1956 – 2013
Some men see things as they are and ask why –
Others dream things that never were and ask why not
Most people fall into one of two categories – they are either visionaries or they are doers. Mark Sachvie was an exception – he was both a visionary and a doer and he asked the question “why not” so often, that he changed the face of squash in Ontario and in Canada.
Squash met Mark Sachvie over 30 years ago when he became the racquets director at White Oaks. He built the squash program there from absolutely nothing into a powerhouse which has produced many Ontario, Canadian and World Champions – both junior and senior. In his first few years on the squash scene, he joined the Squash Ontario Junior Committee and he was so omnipresent at junior events that people were astonished to learn that he actually had a full time job at General Motors.
He became the chair of the Junior Committee and in 1999, and led one of the most significant initiatives in Ontario squash history, an initiative which changed the entire junior competitive continuum. Mark envisioned long term athlete development long before it became a part of the Canadian sport philosophy. He introduced the bronze, silver and gold competition format and later was the driving force behind the introduction of the one day silver events.
Not content with this, he asked why there was no Canadian Junior Open. He felt strongly that we needed to bring international calibre squash to Canada to give our own juniors the opportunity to play against these other athletes and at the same time, provide them with a yardstick to measure their game against the world. He hosted the very first Canadian Junior Open and hosted it every year of its existence with but one exception.
And while he was at it, he asked why we don’t have an annual junior competition against the United States and from that came the Battle of the Border. The first encounter was held in 2002 and it was hosted by Mark and White Oaks.
Oh, and one more thing – why don’t we have some way of raising money for junior squash in Ontario? And so was born the Squash Ontario Annual Golf Tournament. With his two board colleagues, Rob Brooks and Lolly Gillen, the first event was staged and in the decade the tournament has run, it has raised over $50,000 for junior squash – all of it invested right back into the game.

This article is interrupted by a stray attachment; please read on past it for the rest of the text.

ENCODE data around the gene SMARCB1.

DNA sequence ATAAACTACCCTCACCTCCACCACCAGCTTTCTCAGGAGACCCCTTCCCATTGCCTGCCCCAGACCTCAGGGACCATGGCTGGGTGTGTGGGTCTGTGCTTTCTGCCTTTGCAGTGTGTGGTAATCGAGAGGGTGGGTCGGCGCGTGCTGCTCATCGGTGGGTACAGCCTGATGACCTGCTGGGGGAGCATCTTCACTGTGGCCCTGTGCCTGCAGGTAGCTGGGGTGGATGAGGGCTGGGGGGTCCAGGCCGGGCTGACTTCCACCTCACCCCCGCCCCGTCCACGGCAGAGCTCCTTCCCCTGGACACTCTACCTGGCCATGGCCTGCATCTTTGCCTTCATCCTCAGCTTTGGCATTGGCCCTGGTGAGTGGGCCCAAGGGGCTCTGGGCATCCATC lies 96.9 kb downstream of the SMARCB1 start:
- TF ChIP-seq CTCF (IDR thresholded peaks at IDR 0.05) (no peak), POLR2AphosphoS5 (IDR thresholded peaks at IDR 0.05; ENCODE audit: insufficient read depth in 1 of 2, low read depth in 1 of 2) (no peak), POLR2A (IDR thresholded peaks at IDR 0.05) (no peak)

Mark joined the Squash Ontario Board of Directors in 2001 and one of his first questions was why doesn’t Ontario squash have a Hall of Fame. Again with his board colleague Lolly Gillen, they created the Ontario Squash Hall of Fame and the first induction ceremony was held in 2005 at the Badminton & Racquet Club. But wait…..why doesn’t the Hall of Fame have a permanent home? The Hall has had a home at White Oaks since 2009.
After 5 years on the board, he stepped off but never away – in his years at White Oaks, Mark he was arguably one of the most successful tournament event organizers and builders of squash. He hosted over 220 squash tournaments during his illustrious career including 10 Canadian Junior Opens, 2 Canadian Junior Squash Championships, 2 Canadian Squash Championships and 43 Provincial Championships.
Mark came back on to the Squash Ontario Board in 2010 and was elected President in 2011. From that perch, he was able to orchestrate the rejuvenation of Squash Ontario’s regional network by creating the Ontario Regional Masters Teams Championship. In its first year, there were only a few teams; Mark concluded that Squash Ontario had to reassess its regional boundaries in order to expand the pool of athletes and so by-law changes followed and the event has grown to having 11 teams last year. These same boundary changes have helped a number of regions at the junior level as they are now able to field good, competitive teams in the Ontario Winter Games – from Sudbury/Muskoka to Windsor and from Ottawa to Thunder Bay.
His final “ask” was why couldn’t Ontario and Canada host a world championship – that he felt, would be his crowning achievement. The bid to the WSF from White Oaks was accepted and Mark threw himself into the preparations. But in November 2013, a heart attack took this extraordinary man from us. Even a year after his death, we struggle to cope with a squash world without Mark Sachvie. The 2014 Women’s World Teams Championship was his dream and so many people stepped up to make sure that the dream became a reality.
Mark was such a unique individual. He gave so much of his time to squash; his daily phone log was jammed. He was many things in his squash life – the consummate tournament organizer – the ardent founder and chair of Squash Ontario’s junior committee – the curator of the Ontario Squash Hall of Fame – a twice Canada Games coach – international tour organizer – a mentor to young squash professionals – an advisor to squash owners and managers – a fun and influential coach to hundreds of young squash players. No matter what his schedule looked like, he had time for everyone – he gave each individual his undivided attention – junior or senior – parent or coach – he loved the game so much that he couldn’t help but convey that enthusiasm and passion to everyone he touched – and he touched thousands of people.
Mark was a singular man in a plural society. Many of us want to know we’ve left behind a legacy – we can only hope that Mark knew that he did. He was never without a question – and he was never without an answer.
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